A Look at Bisexuality in Science Fiction
Author: Cecilia Tan
January 18, 2015
As a young bisexual growing up in the 1980s, when I thought I was possibly the only one of my species, I was drawn to science fiction because while I didn’t see space for myself to exist in contemporary stories, I could imagine a world that included people like me only by imagining other worlds. I wasn’t the only one who felt that way: many writers also used the expansive canvas of worldbuilding and futurism that science fiction afforded them to explore sexuality “outside the box,” and bisexuality in particular is a trope that has been explored variously in every era of the genre.
The bisexuality trope entered science fiction literature very early in the genre’s history. Robert Heinlein introduced his recurring character Lazarus Long in a 1941 issue of the pulp magazine Astounding Stories, though some would say Long’s “coming out” as a bi character didn’t really take place until 1973, with the publication of the novel Time Enough for Love. By that time a number of other infamous bisexuals had appeared in science fiction: the murderous pedophile villain Baron Harkonnen in Frank Herbert’s Dune (1965), Barbarella (1968 film), and Philip Jose Farmer’s “Lord Grandrith” (a thinly-veiled Tarzan) and “Doc Caliban” (Doc Savage), who get it on in Fest Unknown (1969).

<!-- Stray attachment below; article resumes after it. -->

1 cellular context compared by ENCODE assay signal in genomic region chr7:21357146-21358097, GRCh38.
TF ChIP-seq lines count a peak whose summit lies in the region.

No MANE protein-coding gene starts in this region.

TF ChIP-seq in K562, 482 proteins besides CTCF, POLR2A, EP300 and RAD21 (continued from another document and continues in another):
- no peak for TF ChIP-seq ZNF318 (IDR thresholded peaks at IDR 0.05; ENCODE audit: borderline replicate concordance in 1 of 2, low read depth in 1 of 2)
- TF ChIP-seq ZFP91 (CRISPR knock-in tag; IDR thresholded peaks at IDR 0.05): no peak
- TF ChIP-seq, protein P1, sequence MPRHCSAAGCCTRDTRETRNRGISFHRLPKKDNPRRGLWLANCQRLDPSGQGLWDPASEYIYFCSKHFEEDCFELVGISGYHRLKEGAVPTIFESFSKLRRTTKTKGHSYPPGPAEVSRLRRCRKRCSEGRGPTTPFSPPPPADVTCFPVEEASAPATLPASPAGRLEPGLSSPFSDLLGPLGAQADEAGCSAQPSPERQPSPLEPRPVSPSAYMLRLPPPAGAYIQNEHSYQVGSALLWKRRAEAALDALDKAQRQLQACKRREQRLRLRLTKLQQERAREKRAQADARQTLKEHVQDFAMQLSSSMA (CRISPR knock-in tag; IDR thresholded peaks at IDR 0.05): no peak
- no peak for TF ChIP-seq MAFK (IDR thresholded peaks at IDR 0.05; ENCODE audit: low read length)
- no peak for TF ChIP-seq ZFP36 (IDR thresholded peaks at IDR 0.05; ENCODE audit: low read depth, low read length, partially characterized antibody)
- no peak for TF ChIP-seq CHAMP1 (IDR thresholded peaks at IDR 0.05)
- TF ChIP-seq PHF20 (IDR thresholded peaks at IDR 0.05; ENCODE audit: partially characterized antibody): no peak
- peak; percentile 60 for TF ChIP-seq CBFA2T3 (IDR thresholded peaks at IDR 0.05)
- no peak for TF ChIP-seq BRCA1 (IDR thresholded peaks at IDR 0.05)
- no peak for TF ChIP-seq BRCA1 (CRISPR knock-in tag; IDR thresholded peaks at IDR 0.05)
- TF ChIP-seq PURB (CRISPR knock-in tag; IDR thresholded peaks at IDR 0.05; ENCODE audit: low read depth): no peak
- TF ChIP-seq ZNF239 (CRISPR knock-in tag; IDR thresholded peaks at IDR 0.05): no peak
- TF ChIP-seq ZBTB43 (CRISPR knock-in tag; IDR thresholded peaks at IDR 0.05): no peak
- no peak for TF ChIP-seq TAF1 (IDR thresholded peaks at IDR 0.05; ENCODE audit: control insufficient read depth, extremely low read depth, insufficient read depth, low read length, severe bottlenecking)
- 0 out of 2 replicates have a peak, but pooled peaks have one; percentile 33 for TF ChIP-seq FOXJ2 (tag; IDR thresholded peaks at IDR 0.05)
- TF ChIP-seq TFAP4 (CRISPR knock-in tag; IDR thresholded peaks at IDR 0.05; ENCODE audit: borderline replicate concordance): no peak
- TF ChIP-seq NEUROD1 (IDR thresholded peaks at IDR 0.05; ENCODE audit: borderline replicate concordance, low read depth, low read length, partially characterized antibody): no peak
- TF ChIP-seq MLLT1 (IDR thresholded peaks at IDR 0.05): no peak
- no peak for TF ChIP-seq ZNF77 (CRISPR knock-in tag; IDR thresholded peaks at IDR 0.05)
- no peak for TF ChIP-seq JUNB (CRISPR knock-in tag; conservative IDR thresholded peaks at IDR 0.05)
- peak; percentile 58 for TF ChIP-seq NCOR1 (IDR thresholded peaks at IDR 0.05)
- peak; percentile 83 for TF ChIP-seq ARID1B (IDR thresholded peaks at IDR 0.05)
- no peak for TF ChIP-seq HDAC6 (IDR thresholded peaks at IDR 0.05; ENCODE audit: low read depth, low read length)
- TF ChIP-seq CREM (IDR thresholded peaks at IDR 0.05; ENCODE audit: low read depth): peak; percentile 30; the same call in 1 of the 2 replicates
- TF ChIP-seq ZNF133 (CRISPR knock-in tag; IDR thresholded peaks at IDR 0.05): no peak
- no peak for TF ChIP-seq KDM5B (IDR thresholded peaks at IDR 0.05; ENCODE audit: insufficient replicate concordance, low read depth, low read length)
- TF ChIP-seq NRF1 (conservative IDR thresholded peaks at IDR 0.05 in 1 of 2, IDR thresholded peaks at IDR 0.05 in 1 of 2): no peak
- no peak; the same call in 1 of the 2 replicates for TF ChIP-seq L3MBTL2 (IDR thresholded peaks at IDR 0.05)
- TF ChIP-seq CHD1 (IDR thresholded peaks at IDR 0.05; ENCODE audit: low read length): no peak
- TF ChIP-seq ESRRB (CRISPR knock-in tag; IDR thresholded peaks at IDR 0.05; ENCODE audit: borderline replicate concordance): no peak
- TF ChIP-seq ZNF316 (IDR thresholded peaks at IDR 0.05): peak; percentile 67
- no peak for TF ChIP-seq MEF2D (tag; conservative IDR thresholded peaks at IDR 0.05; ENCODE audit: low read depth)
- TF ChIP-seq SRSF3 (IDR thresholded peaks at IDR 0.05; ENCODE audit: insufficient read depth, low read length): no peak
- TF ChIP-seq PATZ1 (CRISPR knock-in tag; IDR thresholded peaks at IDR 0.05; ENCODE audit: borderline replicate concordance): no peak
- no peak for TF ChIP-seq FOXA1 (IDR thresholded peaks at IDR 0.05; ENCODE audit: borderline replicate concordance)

Lazarus Long went bi at the same moment in popular culture when bisexuality was equated with avant garde–perhaps futuristic–social attitudes. Bisexuality as an identity or orientation existed so far outside the monosexual “norm” that David Bowie’s public image was cemented as not only bisexual, but alien from outer space. (Bowie would much later explain in interviews that he latched onto bisexual identity as a way to shock the mainstream and give himself street cred, but despite a well-documented dalliance with Mick Jagger, he eventually settled into lifelong heterosexuality.) Science fiction literature of the 1970s used bisexuality as a signifier of outsider/other, alien, or futuristic status. Samuel R. Delany’s Dhalgren (1975) uses the sexuality of “The Kid” as well as many other narrative elements to dislocate the reader from the status quo. Many of Marion Zimmer Bradley’s characters in her Darkover books are bisexual, in particfular the Darkovans (as opposed to the Terrans from Earth, who are more “like us.”) Joanna Russ’s The Female Man was written in 1970 but published in 1975 and intertwines elements of bisexuality with deep thinking about gender and gender roles. Another thinky example from the time is David Gerrold’s The Man Who Folded Himself (1973), where the homoerotic aspects enter with the idea that time travelers can have sex with themselves. Even the not-so-thinky but just as subversive Rocky Horror Picture Show (1975) runs in this gestalt track of bisexual-as-other.